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Sacred and Herbal Healing Beers: The Secrets of Ancient Fermentation Paperback – September 18, 1998
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Filled with nourishment for the soul, body, and mind, this book is a unique view of the intersection between herbal medicine and fermentation. It will delight anyone interests in herbs, honey, brewing and folktales. Great Book! -- Susan S. Weed, Author of Healing Wise
From the Back Cover
Fermentation and plant use--as medicine, as psychotropics, as teachers, as companions on life's path--are an inescapable part of our exploration of what it means to be human. Thus, this book conflicts with a number of popular beliefs about alcohol, plants, and the nature of material reality. It is, therefore, not politically correct.
. . . The ancient beers, created . . . between 10,000 and 30,000 years ago, were quite different from what we know as beer today. Many were sacred beers, and hundreds contained medicinal herbs.--From the book
The author's beautiful and provocative exploration of the sacredness and folklore of ancient fermentation is revealed through 200 plants and hive products. Includes 120 recipes for ancient and indigenous beers and meads from 31 countries and six continents--and the most complete evaluation of honey ever published.
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This book is truly inspiring to say the least, and it'll surely make you want to try to brew something every time you pick it up. This is hands down the most interesting book I've ever read. It's refreshing to realize how basic fermented beverages can be to produce too!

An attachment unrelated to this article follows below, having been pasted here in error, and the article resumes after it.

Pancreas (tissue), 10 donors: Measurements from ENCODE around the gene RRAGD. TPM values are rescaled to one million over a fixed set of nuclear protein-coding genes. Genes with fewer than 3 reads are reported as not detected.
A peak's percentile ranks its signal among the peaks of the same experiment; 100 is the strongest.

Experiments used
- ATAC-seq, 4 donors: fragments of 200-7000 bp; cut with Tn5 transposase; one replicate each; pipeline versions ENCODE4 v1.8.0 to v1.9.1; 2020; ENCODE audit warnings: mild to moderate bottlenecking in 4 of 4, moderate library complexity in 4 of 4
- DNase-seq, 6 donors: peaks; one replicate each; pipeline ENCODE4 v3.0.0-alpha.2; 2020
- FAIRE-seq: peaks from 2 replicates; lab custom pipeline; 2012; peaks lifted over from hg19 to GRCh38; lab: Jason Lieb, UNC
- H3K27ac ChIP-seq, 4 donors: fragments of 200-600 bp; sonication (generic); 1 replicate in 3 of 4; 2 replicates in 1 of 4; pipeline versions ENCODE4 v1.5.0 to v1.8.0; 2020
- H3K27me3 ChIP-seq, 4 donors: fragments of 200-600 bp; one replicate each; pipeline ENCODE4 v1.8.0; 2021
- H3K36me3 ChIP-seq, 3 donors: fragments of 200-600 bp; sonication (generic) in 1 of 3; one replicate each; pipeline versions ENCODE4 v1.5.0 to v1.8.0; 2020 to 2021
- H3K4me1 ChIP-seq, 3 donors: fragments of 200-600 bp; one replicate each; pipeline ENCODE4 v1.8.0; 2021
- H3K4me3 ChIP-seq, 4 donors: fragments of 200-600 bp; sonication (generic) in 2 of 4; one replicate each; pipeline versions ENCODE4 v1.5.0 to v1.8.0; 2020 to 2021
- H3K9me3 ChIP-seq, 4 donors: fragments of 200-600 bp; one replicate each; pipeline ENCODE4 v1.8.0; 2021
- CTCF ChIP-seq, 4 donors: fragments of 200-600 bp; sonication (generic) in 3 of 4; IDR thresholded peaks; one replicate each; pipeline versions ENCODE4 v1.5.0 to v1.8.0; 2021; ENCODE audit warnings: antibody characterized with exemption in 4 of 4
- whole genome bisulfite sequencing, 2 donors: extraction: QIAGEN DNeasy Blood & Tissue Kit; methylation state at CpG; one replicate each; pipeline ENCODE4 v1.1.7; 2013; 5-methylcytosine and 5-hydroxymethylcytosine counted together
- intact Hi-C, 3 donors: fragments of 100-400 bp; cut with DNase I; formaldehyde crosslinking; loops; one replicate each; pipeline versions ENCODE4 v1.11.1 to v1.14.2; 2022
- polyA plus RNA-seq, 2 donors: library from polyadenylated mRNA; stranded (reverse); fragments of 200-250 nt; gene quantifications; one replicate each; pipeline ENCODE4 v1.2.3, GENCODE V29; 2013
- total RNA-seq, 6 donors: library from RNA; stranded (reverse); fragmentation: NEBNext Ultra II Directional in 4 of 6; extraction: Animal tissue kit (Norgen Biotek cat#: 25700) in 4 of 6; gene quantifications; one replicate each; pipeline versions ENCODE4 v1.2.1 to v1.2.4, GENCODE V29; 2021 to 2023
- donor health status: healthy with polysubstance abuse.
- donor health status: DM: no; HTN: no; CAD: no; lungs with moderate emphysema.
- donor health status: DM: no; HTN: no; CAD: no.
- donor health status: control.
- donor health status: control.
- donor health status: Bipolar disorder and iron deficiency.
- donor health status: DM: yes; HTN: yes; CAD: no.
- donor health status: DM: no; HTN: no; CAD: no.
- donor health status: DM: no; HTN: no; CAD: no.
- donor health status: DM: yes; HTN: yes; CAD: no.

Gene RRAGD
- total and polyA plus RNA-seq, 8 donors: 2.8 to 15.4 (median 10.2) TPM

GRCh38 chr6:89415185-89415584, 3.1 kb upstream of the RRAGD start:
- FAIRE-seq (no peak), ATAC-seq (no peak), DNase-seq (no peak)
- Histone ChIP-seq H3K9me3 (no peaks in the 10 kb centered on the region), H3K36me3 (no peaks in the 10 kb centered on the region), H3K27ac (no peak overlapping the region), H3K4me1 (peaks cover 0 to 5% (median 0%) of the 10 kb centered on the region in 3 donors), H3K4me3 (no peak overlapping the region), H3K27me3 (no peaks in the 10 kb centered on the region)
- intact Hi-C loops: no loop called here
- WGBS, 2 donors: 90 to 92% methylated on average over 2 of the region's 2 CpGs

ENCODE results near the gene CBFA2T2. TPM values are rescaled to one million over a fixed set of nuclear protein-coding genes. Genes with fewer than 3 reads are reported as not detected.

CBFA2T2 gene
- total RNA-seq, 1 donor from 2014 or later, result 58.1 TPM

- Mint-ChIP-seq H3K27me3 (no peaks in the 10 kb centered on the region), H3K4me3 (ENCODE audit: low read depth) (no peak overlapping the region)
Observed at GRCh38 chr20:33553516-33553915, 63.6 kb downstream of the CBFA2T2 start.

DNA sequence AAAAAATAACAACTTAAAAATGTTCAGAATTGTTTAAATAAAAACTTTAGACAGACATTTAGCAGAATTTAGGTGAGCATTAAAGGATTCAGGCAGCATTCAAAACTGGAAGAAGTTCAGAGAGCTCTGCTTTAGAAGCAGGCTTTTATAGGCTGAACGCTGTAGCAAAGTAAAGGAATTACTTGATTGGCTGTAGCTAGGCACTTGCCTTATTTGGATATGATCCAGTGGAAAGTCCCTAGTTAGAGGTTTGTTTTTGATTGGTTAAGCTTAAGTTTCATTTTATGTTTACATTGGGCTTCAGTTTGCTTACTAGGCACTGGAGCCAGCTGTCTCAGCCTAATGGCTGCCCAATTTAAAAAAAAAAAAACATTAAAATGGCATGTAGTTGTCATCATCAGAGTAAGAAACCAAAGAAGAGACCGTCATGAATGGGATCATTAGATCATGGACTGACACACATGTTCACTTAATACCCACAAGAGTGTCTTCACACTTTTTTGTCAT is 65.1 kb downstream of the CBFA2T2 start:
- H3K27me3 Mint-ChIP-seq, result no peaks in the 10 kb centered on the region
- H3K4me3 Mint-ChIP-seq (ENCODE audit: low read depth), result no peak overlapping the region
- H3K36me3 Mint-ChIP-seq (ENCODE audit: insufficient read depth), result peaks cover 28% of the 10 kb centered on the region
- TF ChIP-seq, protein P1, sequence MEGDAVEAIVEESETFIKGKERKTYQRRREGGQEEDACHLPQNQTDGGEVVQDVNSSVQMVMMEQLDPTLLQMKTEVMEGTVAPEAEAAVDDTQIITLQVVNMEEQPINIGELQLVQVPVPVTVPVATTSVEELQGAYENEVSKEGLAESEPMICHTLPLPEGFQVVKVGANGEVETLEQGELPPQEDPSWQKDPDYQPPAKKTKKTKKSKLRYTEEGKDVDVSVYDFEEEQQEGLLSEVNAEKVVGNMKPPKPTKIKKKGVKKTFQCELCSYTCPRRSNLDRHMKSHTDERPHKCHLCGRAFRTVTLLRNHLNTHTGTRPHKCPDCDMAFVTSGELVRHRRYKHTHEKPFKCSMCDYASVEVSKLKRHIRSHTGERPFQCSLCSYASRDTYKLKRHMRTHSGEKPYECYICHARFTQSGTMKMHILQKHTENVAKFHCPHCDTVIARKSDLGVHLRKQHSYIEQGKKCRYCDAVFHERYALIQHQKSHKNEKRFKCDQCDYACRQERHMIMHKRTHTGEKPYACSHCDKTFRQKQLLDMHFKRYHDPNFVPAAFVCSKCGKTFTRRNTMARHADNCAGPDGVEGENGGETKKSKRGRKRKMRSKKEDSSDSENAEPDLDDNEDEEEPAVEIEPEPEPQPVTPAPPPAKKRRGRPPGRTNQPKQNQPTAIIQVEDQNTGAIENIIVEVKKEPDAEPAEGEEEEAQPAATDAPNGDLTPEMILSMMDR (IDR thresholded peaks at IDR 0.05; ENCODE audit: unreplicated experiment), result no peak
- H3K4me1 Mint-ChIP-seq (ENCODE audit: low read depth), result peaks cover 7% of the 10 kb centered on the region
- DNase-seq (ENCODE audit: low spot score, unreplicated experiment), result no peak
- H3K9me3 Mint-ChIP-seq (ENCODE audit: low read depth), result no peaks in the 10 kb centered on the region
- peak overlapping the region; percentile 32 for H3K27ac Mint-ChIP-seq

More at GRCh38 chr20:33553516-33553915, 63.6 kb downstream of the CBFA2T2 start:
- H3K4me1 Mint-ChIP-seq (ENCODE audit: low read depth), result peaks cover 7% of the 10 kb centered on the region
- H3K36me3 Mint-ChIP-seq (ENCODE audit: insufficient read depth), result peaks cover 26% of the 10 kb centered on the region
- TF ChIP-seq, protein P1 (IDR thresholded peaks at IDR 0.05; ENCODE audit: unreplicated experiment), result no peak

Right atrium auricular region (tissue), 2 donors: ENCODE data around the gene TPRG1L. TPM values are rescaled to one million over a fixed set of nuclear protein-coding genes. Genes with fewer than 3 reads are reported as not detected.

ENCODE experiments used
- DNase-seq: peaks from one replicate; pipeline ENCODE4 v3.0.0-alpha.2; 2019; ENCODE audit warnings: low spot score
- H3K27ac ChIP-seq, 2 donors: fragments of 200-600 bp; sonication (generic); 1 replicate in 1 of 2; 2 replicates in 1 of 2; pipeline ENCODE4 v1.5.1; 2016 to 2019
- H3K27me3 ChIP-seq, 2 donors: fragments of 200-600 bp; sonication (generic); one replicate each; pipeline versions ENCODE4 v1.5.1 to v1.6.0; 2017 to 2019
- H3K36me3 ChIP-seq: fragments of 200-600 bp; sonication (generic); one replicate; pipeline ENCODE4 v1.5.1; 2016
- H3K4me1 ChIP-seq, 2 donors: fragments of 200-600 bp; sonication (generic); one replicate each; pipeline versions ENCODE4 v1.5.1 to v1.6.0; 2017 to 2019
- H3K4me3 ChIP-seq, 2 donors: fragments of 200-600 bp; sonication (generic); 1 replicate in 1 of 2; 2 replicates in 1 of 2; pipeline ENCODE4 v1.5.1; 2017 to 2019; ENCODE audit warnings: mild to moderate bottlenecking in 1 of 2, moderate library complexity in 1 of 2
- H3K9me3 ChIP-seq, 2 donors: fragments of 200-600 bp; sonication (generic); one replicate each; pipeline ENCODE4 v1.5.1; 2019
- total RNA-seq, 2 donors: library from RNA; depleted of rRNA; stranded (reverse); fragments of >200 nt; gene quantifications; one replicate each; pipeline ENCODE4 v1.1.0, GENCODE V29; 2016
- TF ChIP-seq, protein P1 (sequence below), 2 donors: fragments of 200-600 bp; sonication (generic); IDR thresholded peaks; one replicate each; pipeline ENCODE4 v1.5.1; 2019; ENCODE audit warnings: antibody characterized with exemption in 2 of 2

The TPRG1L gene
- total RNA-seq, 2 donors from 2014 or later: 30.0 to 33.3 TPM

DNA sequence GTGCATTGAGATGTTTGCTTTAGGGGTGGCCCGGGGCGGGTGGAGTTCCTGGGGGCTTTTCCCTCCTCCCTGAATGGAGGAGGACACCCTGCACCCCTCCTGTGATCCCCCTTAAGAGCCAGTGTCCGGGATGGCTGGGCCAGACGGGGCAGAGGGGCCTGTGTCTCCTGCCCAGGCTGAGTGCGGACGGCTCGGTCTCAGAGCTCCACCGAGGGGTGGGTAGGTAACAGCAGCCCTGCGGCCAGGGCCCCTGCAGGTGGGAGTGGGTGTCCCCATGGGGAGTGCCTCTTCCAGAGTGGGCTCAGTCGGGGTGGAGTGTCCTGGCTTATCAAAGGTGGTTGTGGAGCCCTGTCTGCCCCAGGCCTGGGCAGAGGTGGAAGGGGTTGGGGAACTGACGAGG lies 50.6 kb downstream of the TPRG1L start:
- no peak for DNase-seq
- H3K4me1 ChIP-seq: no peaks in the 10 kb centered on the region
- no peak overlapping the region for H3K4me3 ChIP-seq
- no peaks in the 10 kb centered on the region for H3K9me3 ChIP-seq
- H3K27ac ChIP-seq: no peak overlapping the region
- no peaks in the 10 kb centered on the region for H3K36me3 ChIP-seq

1) It's probably a good idea to try small doses of such recipes until you know how your body will respond.
2) It's probably a good idea to do further research before you make up your mind on these matters.
Now for a word on substance. This book is written from a very primitivist perspective. The author is upfront about his views in this area, and tries to share them. I didn't feel like the book was overly proselytizing in this area, though I recognize that some fellow reviewers differ here.
Secondly he advocates what one might call "unscientific brewing." I'm a big fan of unscientific brewing. I've brewed in similar ways for nearly two decades. In this way, sense, artistry, and experience are used to produce a beer, mead, etc rather than rigorous measurement and control. For example, I sterilize all my equipment with heat (I don't use chemicals), I don't even own a hydrometer, and and I brew beer using touch and feel rather than time and temperature. In this way, I sacrifice some repeatability for variation and an ability to improvise at each step. Sometimes my recipes flop but since each one is an experiment, I just take note about what failed and go on. I figure this is the way brewing was done for centuries and I don't need to change. My view on this, as a long-time "unscientific brewer" is subtly different than Bruhner's. I think to some extent his writings make light of the careful ways that traditional cultures may have for controlling wort infection and the like, and tends to gloss over the role of deep, long-term experience in what was traditionally an art form much like poetry. These shortcomings may be acceptable given his audience (those just starting out), but it's worth noting up front. All in all, I think this is an important contribution to the area of brewing in this area. I may not agree with him on every point, but more voices help us all move forward.